|Title||Montalbano, Ann - Interview and Memoir|
Emigration and Immigration
Springfield (Ill.)--Social Life
Voyages and Travels
World War, 1939-1945
|Description||Montalbano recalls emigration from Sicily, quarantined ships in New York, Springfield life in the early 20th century, WWII and retirement travel.|
|Creator||Montalbano, Ann (1910-1993)|
|Contributing Institution||Oral History Collection, Archives/Special Collections, University of Illinois at Springfield|
|Contributors||Dillon, Mary Ann [interviewer]|
|Digital Format||PDF; MP3|
|Rights||© Board of Trustees of the University of Illinois. For permission to reproduce, distribute, or otherwise use this material, please contact: Archives/Special Collections, University of Illinois at Springfield, One University Plaza, MS BRK 140, Springfield IL 62703-5407. Phone: (217) 206-6520. http://library.uis.edu/archives/index.html|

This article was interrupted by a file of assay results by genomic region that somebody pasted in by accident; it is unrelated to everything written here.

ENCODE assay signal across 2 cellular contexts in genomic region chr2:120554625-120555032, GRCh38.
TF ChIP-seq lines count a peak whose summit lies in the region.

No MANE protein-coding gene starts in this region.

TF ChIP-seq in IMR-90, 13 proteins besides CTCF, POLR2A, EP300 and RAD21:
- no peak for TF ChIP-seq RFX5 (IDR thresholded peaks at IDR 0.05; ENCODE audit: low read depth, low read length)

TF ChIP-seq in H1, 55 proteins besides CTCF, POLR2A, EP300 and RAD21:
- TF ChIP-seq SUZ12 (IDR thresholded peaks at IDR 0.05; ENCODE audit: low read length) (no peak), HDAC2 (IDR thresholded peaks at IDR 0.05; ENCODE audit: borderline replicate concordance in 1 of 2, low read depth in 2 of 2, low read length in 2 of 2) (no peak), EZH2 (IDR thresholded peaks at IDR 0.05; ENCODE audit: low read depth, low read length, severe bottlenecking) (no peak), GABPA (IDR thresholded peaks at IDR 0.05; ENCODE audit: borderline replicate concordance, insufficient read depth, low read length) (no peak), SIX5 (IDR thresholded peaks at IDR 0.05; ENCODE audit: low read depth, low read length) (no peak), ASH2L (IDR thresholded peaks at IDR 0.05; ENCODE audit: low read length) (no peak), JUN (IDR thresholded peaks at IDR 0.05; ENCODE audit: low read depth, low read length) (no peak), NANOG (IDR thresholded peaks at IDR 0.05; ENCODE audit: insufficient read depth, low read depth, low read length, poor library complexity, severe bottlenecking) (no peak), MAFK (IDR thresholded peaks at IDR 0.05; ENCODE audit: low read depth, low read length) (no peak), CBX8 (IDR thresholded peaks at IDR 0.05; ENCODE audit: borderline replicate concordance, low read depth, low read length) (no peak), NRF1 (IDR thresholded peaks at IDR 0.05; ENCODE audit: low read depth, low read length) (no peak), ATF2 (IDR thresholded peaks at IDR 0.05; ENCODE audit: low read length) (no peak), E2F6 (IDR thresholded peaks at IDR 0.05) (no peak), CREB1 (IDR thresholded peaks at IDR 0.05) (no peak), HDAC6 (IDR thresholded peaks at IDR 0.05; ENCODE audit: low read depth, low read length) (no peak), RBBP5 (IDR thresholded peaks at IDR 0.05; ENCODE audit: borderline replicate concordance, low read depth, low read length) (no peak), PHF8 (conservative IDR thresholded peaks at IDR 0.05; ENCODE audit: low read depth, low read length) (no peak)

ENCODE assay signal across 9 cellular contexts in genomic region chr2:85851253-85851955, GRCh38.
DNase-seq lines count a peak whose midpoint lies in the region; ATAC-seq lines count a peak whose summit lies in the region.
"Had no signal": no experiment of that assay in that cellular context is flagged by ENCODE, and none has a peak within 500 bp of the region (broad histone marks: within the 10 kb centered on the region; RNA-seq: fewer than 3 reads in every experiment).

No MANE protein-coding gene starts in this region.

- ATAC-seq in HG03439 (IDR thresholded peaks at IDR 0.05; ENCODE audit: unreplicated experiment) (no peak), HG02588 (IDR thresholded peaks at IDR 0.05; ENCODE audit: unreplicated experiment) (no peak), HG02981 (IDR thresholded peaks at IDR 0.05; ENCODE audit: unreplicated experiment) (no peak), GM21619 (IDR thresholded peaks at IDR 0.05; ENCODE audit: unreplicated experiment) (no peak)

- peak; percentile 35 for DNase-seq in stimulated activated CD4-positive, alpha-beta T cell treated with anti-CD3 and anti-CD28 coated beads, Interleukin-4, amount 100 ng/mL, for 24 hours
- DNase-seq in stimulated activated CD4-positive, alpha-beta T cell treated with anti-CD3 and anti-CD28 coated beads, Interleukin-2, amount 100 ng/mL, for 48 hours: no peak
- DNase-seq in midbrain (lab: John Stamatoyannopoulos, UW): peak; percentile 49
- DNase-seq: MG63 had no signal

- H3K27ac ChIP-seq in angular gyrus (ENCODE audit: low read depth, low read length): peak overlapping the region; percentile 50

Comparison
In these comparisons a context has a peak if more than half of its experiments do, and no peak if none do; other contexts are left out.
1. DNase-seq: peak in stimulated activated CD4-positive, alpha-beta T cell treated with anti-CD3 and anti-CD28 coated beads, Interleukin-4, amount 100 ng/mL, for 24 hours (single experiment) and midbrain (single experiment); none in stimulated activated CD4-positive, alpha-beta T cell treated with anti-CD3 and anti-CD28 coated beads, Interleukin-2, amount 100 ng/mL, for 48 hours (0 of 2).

|Title||Ann Montalbano Memoir|
|Source||Ann Montalbano Memoir.pdf|
|Rights||© Board of Trustees of the University of Illinois. For permission to reproduce, distribute, or otherwise use this material, please contact: Archives/Special Collections, University of Illinois at Springfield, One University Plaza, MS BRK 140, Springfield IL 62703-5407. Phone: (217) 206-6520. http://library.uis.edu/archives/index.html|
University of Illinois at Springfield
Norris L. Brookens Library
Ann Montalbano Memoir
M761. Montalbano, Ann (1910-1993) Interview and memoir 1 tape, 60 mins., 17 pp.
Montalbano recalls emigration from Sicily, quarantined ships in New York, Springfield life in the early 20th century, WWII and retirement travel.
Interview by Mary Ann Dillon, 1974 OPEN See collateral file: photos
Archives/Special Collections LIB 144